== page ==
The Sword and Shield is the debut novel by Emma Khoury.
Finished on: 11.5.2020
[I won this book in a LibraryThing Early Reviewer giveaway.]
Ezra is a mercenary – either hired as an assassin or as a bodyguard. And he is damned good at it. After finishing yet another successful job, he comes home to his cats – and to a welcome committee who bring him to his next employer in secrecy: Crown Prince Christophe would like his help. He is afraid that his own family is trying to kill him and needs somebody to have his back. Despite his desperate need for sleep, Ezra accepts the job and moves to the castle within a week. It soon becomes crystal clear that Christophe’s fears weren’t unfounded.
The Sword and Shield is a very good read, especially considering that it’s a debut novel. Plus, I loved that we got a chronically ill, asexual protagonist. More of (things like) this, please!
The Sword and Shield doesn’t have the most innovative world building – it’s your classic medivalish monarchist high fantasy setting, though it does wear its real-world influences on its sleeve a little more than is often the case. There’s a Slavic inspired country, and a Chinese inspired country which gives the setting a little more variety and is definitely appreciated. Also because it means that Christophe is biracial.
Still, the world-building could have been expanded a little. As could have the politics of this world – they are a little simple: evil king, good crown prince and everything will be better once the bad regent is exchanged for a good regent. But I’m saying that mostly because I often take issue with the monarchist standard in fantasy. Give me more fantasies that aren’t a monarchy or where the monarchy is overthrown!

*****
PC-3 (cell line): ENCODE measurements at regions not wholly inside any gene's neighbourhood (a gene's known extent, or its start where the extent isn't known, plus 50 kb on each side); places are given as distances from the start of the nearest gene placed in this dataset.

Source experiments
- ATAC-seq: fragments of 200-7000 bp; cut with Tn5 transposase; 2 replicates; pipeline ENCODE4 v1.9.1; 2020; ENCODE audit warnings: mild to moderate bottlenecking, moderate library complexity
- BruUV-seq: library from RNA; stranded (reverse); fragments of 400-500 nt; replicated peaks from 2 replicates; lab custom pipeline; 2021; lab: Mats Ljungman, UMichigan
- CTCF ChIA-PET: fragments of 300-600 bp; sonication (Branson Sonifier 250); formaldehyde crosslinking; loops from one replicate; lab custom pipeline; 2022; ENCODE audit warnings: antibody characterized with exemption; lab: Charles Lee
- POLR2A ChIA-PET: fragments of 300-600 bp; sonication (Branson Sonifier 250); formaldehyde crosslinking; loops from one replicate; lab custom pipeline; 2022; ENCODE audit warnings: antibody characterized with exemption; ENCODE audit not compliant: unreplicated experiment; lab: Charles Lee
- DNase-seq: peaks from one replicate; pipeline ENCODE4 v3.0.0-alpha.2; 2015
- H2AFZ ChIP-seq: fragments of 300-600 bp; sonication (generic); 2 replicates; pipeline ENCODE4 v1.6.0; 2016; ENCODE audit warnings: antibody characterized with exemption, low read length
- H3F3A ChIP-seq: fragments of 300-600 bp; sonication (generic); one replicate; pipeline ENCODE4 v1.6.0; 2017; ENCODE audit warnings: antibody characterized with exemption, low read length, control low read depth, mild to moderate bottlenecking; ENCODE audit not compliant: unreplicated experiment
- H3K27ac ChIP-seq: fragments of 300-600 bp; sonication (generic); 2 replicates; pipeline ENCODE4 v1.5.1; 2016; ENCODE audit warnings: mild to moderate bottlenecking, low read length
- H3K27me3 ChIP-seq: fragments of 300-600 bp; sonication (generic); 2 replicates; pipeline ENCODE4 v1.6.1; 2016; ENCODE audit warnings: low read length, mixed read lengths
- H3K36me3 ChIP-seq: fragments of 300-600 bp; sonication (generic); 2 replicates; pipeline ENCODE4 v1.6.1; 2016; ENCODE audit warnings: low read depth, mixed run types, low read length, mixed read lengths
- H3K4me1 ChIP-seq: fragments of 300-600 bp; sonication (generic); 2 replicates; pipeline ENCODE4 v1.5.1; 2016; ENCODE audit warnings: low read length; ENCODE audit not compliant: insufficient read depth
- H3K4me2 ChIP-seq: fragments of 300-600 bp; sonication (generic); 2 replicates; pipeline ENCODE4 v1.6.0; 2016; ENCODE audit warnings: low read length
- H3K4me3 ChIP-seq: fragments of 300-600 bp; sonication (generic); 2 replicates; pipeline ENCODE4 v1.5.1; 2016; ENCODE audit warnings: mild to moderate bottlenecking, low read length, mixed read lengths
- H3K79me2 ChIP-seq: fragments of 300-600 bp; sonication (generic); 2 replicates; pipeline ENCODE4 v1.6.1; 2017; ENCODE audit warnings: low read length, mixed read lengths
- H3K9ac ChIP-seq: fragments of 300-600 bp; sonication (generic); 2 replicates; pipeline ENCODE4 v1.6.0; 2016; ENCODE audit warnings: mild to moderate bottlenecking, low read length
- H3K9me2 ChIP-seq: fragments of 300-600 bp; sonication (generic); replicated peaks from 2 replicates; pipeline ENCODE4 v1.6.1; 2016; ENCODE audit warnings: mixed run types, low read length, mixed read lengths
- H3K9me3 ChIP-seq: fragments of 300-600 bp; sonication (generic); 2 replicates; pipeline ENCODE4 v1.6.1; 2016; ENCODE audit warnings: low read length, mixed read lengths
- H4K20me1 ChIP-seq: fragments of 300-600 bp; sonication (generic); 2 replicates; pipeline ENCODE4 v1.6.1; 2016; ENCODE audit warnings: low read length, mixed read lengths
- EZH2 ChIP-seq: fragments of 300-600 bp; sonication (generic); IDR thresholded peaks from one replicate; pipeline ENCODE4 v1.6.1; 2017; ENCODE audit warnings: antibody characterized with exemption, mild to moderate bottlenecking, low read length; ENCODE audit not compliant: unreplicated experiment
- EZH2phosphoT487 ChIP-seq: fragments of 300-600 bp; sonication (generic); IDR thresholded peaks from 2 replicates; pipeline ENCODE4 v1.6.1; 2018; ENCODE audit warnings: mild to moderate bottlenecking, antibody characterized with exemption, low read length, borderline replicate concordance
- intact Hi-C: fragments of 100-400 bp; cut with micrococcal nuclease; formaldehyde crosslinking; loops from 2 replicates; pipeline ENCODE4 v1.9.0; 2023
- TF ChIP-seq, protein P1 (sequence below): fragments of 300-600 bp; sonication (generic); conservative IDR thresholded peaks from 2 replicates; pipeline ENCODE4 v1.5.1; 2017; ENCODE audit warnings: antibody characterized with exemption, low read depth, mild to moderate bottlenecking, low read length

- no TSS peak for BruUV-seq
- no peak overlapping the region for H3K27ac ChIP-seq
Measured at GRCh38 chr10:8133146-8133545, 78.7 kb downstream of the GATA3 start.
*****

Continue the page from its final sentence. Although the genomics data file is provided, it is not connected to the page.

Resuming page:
That being said, I chalk this up mostly to The Sword and Shield being a debut and also to the fact that the plot does take a backseat here. That means that it just didn’t matter all that much. In the end, this book is all about Ezra and who he is as a person. It takes a surprisingly long part of the book, for example, until he actually starts the job with Christophe and until then, we just get to see him prepare, meeting his friends, doing some shopping. By all rights, it should be kind of boring – but it’s not at all. It’s very enjoyable to get to know Ezra in this way.
Ezra himself is an interesting character. It’s not only that he is chronically ill (an auto-immune disorder that reduces his ability to heal and that he manages with medication) or that he is asexual (it is made explicit rather late in the book, but to me, it was pretty obvious from the way he interacts with the women in his life that he is queer in some way, and I doubted that he was gay – I’m sure ace people will recognize the signs even better than I did from the start), Khoury also strikes a good balance with him in that he is both soft – caring, vulnerable – and hard – an efficient and effective killer.
I did struggle with the torture scenes because, apart from all ethical considerations, dammit, torture doesn’t work and we need to stop pretending it does. I don’t want to read about a person I should be rooting for callously torturing another, and neither do I want to read about somebody else hardening by witnessing and participating in said torture as a good development.
The book does sport a couple more typos and smaller editing mistakes than average, I’d say and there are two instances where smaller details are dropped from the story (Marya’s return to the city from the castle is never mentioned; and what the fuck happened to the kitten?) that should have been caught in editing. But those mistakes never get too much for the book to not be an entertaining, quick read that was just the right thing for me as I haven’t read a high fantasy book in a while (like, months!). If you’re looking for a quick fantasy fix that isn’t an epic series, you should definitely go for it.
Summarizing: Fun, enjoyable and quick read.